In the mid-1980s, Dick actually went knocking on the door of a rising online star called CompuServe to propose a genealogy forum: a move by which he built a community of family historians over the next 14 years. At the same time, he preached the benefits of technology to an even wider audience of genealogists, including national and international genealogical organizations, and of course, GENTECH, an organization that helped him to spread his message.
In late 1995, before most people had heard of the World Wide Web, Dick had a conversation with Pam Cerutti and expressed an interest in creating a weekly newsletter that he could e-mail to genealogists all over the world. Pam replied, "You'll need an editor." Dick agreed, and Pam instantly became that Editor.
On January 15, 1996, the two launched Eastman's Online Genealogy Newsletter as an e-mail publication and announced it to 100 surprised friends and acquaintances. The weekly newsletter has since grown into a daily publication, still available in e-mail but also now available on the World Wide Web. The present newsletter is read by more than 40,000 genealogists all over the world. Instead of all articles written by one person, the newsletter now features articles from George G. Morgan, Lloyd Bockstruck, and Michael John Neill, in addition to the many articles by founder Dick Eastman. Other guest authors occasionally publish articles in EOGN.com as well.
We are indeed fortunate to have Dick join us as our primary presenter.
In the future we will give you some more information in this Blog about the seminar to include directions, costs, Dick Eastman's presentation topics, and the topics of our 4 break-out speakers. If you want all of the information now, you can go to the PGS Website and find it there <http://www.rootsweb.ancestry.com/~flpgs/index.htm>. Fliers will also be available in the Genealogy Center of the Largo Public Library and at our monthly meetings at 11 am on the third Saturday of each month, also at the library.
Sunday, September 6, 2009
The way to get to this site is to first go to http://www.familysearch.org/, hover your cursor over "Search Records" in the menu bar, and then select "Record Search Pilot" that appears in the drop-down menu. You can search this growing collection by ancestor name, or you can elect to browse the entire collection.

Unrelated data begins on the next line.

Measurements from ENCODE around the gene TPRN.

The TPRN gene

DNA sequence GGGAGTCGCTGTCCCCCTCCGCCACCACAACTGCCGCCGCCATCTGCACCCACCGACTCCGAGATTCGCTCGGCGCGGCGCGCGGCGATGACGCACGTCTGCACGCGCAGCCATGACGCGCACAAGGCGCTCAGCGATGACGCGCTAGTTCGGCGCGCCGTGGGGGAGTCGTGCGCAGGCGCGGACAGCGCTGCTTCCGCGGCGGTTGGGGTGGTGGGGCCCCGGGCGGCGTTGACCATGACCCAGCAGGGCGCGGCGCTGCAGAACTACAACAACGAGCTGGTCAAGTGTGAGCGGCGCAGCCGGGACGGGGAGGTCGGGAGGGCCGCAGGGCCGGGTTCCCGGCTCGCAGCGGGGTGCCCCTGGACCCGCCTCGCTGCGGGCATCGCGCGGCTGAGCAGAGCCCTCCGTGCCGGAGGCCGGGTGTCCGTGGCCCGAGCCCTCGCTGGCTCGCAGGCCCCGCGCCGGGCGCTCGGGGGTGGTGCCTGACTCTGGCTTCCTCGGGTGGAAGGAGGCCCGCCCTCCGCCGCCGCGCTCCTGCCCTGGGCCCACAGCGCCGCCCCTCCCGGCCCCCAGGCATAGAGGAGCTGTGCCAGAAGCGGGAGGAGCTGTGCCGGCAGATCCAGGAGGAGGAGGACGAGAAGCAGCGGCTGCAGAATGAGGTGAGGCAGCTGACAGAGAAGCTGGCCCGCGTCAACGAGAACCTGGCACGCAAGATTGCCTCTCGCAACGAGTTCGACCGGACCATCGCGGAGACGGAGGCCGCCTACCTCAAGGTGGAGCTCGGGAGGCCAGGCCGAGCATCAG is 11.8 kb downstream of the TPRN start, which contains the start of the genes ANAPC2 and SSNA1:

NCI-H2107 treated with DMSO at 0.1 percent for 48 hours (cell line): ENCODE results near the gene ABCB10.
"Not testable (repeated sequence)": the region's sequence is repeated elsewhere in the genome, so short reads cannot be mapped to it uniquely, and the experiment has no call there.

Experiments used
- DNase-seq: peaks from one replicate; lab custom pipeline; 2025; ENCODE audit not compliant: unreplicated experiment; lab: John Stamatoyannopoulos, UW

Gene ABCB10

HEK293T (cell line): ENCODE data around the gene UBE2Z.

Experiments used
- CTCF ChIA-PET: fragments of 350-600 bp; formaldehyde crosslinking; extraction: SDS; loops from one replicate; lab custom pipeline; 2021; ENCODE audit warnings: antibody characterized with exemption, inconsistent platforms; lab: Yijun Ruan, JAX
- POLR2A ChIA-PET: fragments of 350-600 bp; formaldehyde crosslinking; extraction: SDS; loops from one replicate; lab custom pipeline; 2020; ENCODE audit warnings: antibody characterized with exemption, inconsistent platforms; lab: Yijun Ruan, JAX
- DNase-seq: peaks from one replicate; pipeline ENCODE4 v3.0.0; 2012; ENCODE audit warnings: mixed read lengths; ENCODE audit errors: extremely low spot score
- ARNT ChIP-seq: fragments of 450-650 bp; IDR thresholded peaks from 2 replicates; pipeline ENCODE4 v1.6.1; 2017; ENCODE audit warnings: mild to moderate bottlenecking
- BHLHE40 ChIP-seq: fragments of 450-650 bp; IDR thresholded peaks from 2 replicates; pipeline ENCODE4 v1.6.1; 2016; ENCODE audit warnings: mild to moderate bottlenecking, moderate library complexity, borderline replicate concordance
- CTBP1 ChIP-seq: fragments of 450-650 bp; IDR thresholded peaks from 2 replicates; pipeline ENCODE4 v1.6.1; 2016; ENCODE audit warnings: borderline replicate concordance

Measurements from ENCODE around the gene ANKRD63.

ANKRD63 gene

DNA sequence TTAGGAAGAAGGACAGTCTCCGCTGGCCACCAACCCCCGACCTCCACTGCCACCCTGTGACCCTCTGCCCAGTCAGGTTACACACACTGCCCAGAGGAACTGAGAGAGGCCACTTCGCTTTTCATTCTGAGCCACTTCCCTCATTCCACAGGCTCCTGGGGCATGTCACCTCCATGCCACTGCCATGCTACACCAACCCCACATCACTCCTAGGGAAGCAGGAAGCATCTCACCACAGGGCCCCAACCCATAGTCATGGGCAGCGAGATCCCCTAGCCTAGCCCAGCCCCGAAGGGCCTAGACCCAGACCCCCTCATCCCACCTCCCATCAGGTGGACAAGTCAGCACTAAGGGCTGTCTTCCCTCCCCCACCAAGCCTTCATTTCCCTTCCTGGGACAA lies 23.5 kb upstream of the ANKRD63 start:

The pilot program is so dynamic that it even has its own Blog (http://labs.familysearch.org/blog/) to keep you apprised of changes in its content.
Another way to get introduced to this part of the Familysearch website is to attend our PGS class on using all aspects of Familysearch.org. One of those classes is coming up on 10 September at 10 am at the Largo Public Library. The class is open to the public, but space is limited, so registration is necessary to ensure adequate seating. To register contact Bob Bryan at BBryan84@tampabay.rr.com or 727-595-4521.
Saturday, September 5, 2009
Although the site requires a membership ($30/year, $5/month), free views of the yearbooks are shown when you find one that may be of interest. This fly-before-you-buy feature is most helpful. And if you find the book you are looking for, the minimal monthly fee is probably well worth the investment.
The collection is not complete, as you might imagine. But it certainly is worth checking out.
Friday, September 4, 2009
You need a viewer to see the collection and several are available on the site. Probably the easiest to use is the Luna 6.0 Browser: when you click on the browser, it activates with no download...just use it for you session and then it's gone. It will work with IE, FireFox and Safari. Available also is a Java Client that requires a one-time download if you prefer. All of the options are available on the home page and clearly explained.
Here is the easiest way to view the collection: from the home page click on "View the Collection" located on the left of the screen, then click on the Luna Browser option. The next window that appears will give you viewing options on the left of the screen. You can browse the collection by the general categories of where, what, when, or who. And at the bottom of the list is an advanced search option that lets you be as specific as you wish.
Check out this collection at: http://davidrumsey.com/view.html
Thursday, September 3, 2009
This type of resource is relatively new to the Internet, and is usually billed under the heading of a "Web 2.0" capability. In a nut shell, such sites allow you to collaborate in your research with whoever you give permission to join you. You and your invitees will have joint access to the data you post on the website so you can all edit it and add to it. The mechanism allows for true collaboration. Of course you have to be careful about who you give permission to do this to your data, but if we are talking about fellow family researchers, there usually is not a problem.
There are a growing number of such sites and you may recognize names such as Kincafe, OurStory, and WeRelate. My trouble is that after I hear about a few of them, they sort of all run together in my mind. There is a website that can help to keep them straight, however. It gives a short description of the major players in the field and hot links to each of them.
You can find the site at: http://genealogy.about.com/od/social_networking/